The release is a double cd album consisting of tracks collected from his The Question Jar Show of 2009/10. With its unusual and intimate set up the tour was and album is much more than simply a live recording. The Question Jar Show consists of just Doughty and the excellent bassist/cellist Andrew “Scrap” Livingston bringing stripped down but lively and vibrant versions of his songs. As the title suggests there is also a question and answer session interspersed between the music, though really it is just the most hilarious and entertaining chance to see the witness the charm and irrepressible humour of Doughty. Before each show on the tour the audience was invited to submit questions which were placed in a jar and introduced throughout the performances. With the obvious chemistry between Doughty and Livingston musically and as friends ignited by what are unpredictable, hilarious and generally crazed questions the result is a show with a warmth and intimacy which gives as much fun and pleasure to listen to as was obviously felt by those actually there. The type of questions asked included such gems as “Would you rather trip an old lady or kick a puppy?” and “Would you rather be stuck in a tank with a thousand tarantulas or Howie Mandel?”, so you get the flavour of what came up for Doughty to feast upon with great wit and eagerness.

Musically the album leaves one basking in superior songwriting brought down to its raw but essential heart. The twin attack of the guitar of Doughty and the cello of Livingston is a fresh and stirring mix bringing flavoursome emotive teases and perfect rough caresses for the ear which brings only deep satisfaction. The few songs where Doughty goes alone are just as equally irresistible but there is something about the pair together which carries a deeper hypnotic grasp.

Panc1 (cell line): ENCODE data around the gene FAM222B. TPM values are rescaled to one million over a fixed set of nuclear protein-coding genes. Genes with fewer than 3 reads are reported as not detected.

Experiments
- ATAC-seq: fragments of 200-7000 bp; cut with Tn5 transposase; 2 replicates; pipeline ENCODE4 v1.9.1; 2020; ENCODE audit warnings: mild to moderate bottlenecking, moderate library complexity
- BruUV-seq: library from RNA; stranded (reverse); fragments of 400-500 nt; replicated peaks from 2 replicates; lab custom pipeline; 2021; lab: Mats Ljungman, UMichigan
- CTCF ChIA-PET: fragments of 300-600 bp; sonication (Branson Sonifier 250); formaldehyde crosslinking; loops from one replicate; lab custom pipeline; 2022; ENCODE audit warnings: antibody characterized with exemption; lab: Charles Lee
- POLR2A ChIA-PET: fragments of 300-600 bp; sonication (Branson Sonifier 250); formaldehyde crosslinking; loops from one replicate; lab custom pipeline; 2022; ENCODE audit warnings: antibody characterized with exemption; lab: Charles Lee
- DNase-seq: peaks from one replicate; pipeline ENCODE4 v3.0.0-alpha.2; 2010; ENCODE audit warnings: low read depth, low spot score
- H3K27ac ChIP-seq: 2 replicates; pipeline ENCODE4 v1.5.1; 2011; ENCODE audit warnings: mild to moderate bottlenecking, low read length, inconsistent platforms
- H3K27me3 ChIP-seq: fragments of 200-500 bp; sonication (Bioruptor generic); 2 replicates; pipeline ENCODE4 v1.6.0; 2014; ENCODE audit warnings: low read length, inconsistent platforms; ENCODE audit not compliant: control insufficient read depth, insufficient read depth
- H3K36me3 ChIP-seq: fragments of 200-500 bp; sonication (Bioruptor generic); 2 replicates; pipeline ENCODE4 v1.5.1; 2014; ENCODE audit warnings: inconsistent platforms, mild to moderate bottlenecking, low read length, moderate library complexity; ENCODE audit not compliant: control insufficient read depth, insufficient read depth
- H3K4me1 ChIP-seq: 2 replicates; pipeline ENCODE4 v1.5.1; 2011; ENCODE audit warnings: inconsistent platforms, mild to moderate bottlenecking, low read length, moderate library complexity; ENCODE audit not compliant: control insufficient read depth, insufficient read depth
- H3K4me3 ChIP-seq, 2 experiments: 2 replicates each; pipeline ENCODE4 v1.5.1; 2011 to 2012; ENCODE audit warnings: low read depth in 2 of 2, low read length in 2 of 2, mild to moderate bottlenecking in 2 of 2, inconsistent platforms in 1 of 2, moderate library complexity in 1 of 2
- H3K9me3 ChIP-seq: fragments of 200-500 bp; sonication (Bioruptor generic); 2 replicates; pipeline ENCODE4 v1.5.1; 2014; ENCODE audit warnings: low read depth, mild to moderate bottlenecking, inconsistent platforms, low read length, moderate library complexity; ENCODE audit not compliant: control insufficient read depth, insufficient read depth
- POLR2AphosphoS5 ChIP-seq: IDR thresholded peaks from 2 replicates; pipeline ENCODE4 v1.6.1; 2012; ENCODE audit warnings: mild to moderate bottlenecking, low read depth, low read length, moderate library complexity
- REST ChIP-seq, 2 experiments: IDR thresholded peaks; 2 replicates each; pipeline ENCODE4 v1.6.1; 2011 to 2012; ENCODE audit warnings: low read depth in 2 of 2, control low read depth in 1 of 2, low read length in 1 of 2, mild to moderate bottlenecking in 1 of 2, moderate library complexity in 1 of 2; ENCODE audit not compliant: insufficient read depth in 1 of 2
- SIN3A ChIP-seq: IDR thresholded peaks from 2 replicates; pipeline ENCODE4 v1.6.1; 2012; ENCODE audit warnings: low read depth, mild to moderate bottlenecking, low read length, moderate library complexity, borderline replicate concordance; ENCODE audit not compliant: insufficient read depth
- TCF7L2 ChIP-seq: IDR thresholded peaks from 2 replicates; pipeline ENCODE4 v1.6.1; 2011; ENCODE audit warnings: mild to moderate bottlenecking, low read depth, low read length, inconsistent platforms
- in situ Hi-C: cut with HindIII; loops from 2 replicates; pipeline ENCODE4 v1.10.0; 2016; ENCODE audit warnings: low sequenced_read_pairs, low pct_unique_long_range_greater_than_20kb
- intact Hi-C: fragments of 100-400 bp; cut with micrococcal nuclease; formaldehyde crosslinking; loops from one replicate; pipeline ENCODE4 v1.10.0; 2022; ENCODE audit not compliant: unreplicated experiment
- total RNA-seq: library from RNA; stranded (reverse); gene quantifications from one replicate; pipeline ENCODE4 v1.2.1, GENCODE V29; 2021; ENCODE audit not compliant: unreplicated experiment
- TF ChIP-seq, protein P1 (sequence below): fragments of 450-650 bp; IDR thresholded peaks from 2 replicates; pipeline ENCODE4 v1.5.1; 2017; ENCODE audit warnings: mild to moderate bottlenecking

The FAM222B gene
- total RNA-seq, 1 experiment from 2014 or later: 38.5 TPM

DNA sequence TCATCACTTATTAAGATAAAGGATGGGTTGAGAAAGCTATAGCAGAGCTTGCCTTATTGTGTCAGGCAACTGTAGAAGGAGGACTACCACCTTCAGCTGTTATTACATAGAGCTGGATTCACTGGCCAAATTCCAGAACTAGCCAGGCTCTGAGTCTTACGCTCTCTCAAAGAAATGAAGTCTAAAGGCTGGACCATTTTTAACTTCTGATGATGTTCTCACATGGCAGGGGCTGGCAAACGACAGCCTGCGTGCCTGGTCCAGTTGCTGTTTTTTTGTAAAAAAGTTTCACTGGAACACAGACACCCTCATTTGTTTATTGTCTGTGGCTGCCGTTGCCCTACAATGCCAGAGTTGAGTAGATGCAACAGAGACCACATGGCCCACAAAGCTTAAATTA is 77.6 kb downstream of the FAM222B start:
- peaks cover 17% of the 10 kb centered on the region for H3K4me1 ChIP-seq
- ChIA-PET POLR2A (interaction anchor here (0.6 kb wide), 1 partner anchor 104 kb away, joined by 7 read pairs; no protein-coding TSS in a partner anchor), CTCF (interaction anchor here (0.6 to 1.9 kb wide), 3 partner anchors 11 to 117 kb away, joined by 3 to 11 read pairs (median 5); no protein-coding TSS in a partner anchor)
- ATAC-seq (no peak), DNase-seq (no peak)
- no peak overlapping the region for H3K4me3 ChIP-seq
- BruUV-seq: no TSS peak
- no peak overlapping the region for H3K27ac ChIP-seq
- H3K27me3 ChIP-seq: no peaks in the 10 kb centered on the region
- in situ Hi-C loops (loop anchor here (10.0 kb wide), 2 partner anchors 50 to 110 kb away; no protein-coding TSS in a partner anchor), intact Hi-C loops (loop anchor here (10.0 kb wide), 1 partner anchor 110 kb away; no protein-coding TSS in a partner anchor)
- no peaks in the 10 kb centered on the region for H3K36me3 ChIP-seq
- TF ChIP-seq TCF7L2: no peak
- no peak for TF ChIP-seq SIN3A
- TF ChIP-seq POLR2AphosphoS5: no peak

The wealth of great songs include the likes of (I Keep On) Rising Up, Like a Luminous Girl, and Madeline and Nine, all treating the senses to fine invention and the consistently engaging and mesmeric lyrics of Doughty. There is not one weakness within the performance its feel and heart organic and wonderfully relaxed. The biggest highlights come in the shape of Looking at the World from the Bottom Of A Well, Busting Up a Starbucks, and Navigating by the Stars at Night. To be fair though choosing any track over another is impossible with the likes of Down on the River by the Sugar Plant and (I Want to) Burn You (Down) as irresistible and impressive as those mentioned and the other s left to your discovery.

The Question Jar Show is simply fantastic and its body so absorbing and infectious one could listen for 4 hours plus and it would still finish too soon. Mike Doughty is one of the few artists which can truly brew an immense enthusiasm and excitement for his work from just being himself creatively and personally. There is no pretence or flattery involved with his music or his live performances as this great album proves. He is always just himself and quite simply ensures it is the best time had and spent in his company whichever way he pleasures the heart.